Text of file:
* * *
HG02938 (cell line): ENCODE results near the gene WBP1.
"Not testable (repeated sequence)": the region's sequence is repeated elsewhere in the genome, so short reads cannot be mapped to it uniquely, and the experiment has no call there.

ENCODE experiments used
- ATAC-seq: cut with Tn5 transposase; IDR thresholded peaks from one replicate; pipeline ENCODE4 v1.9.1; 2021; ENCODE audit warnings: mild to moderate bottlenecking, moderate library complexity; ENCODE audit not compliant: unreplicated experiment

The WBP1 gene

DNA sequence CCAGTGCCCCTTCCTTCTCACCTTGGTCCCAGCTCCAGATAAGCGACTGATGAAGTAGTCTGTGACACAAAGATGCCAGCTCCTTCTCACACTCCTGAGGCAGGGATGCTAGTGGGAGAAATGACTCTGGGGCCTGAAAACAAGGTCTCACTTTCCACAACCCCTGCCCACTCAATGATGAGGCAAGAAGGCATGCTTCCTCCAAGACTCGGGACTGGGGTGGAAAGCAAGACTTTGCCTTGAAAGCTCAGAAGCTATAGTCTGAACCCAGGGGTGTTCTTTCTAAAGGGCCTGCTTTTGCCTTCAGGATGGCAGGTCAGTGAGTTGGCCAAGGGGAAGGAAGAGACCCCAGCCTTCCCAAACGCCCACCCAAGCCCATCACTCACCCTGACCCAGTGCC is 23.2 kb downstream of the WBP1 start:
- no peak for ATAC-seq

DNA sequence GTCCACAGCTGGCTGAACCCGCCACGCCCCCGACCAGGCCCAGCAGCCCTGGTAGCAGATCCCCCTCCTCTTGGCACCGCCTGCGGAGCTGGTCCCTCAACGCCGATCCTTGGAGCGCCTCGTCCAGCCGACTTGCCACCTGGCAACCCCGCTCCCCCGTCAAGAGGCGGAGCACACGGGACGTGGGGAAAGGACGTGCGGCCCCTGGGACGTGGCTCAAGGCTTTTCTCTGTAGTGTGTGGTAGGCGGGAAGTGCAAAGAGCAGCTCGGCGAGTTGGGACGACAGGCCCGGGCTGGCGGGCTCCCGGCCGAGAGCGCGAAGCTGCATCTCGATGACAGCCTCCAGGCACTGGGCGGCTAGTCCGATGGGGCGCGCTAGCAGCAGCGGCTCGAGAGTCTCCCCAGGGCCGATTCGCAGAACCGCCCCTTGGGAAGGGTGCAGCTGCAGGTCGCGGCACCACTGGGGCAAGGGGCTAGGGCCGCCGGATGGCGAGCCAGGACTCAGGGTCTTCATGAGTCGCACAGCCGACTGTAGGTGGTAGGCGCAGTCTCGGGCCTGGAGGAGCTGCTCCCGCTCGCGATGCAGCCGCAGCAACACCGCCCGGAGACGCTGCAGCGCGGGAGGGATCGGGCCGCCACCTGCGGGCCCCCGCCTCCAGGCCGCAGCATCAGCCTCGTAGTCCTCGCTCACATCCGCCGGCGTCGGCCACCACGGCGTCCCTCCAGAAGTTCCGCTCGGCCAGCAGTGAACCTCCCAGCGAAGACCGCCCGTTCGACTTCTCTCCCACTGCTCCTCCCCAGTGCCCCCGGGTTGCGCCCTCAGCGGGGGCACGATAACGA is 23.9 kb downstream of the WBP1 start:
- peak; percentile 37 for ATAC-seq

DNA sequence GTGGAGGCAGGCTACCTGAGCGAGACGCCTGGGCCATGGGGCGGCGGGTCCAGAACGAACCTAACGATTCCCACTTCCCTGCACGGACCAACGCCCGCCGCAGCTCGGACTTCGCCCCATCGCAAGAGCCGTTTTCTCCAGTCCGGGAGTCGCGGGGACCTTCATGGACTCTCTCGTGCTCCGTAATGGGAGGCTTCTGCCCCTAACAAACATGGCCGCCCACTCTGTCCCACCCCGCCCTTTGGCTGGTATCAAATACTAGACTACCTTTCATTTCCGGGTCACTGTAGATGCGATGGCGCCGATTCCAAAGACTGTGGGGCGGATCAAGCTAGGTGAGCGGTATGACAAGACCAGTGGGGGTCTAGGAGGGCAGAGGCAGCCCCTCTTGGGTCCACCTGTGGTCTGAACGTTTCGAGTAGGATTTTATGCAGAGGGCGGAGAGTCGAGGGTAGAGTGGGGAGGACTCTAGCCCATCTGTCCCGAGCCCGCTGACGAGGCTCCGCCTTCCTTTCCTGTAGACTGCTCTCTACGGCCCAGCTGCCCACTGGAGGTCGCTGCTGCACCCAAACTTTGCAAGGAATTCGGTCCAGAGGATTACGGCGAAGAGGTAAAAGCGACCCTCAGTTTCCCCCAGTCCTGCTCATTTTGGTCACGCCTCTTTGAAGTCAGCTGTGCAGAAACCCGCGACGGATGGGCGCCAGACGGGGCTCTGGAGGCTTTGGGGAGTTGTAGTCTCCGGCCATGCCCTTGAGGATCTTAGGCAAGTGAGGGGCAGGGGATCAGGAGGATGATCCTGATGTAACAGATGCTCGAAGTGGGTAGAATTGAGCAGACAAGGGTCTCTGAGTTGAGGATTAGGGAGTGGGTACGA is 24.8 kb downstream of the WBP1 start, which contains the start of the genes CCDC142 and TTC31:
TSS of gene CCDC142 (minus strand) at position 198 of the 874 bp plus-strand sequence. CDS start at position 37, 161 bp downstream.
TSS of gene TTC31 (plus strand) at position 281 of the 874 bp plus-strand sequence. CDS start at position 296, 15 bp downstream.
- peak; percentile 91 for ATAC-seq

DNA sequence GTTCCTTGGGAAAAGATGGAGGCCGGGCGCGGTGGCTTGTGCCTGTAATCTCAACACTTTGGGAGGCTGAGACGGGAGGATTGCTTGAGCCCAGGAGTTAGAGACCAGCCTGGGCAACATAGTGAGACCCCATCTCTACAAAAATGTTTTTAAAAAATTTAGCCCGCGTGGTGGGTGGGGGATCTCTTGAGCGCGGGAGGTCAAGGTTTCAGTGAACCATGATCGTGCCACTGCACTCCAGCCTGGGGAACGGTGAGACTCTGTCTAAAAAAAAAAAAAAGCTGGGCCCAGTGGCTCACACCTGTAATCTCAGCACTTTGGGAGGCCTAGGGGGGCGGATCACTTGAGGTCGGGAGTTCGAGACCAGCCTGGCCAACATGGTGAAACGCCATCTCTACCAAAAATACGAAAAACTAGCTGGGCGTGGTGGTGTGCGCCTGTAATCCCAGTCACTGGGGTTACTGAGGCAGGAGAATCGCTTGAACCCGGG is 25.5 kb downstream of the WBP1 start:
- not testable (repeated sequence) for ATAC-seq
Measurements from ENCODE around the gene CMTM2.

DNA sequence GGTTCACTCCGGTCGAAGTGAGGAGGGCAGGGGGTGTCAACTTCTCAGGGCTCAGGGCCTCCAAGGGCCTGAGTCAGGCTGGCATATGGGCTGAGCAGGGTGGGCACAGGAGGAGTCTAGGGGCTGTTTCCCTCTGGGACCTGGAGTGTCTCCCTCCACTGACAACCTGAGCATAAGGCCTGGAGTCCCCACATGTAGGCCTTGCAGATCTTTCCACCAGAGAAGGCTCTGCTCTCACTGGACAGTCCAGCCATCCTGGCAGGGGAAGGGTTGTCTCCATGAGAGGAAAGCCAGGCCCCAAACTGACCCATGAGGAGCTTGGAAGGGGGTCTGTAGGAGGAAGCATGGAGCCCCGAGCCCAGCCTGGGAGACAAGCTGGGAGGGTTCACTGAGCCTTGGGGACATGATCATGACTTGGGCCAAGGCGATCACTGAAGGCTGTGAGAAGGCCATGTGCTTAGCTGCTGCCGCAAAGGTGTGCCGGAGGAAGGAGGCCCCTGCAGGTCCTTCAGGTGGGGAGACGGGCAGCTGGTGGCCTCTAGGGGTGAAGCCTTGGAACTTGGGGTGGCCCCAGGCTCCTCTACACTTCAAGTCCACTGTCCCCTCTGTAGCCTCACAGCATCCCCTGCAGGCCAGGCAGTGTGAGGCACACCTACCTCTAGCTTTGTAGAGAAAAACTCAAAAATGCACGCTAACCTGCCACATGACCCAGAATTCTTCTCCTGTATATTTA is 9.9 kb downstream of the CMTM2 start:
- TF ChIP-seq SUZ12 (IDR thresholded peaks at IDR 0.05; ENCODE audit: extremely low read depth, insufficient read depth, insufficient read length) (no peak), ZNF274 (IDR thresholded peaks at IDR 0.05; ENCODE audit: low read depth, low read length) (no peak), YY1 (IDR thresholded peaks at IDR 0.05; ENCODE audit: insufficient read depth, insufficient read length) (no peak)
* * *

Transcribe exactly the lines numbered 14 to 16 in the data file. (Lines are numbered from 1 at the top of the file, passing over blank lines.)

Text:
DNA sequence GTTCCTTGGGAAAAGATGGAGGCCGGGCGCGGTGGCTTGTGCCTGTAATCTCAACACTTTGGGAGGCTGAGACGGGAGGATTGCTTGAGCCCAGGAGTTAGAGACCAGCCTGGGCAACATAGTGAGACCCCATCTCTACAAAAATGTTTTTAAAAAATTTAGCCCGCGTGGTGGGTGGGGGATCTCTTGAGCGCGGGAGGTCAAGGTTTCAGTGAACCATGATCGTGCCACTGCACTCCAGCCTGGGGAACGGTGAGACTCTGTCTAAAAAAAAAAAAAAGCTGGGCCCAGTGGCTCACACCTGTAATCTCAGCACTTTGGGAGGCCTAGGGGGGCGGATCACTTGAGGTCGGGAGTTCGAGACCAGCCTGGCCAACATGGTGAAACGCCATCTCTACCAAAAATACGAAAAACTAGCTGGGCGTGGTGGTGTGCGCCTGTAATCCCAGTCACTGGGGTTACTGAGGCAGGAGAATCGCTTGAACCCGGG is 25.5 kb downstream of the WBP1 start:
- not testable (repeated sequence) for ATAC-seq
Measurements from ENCODE around the gene CMTM2.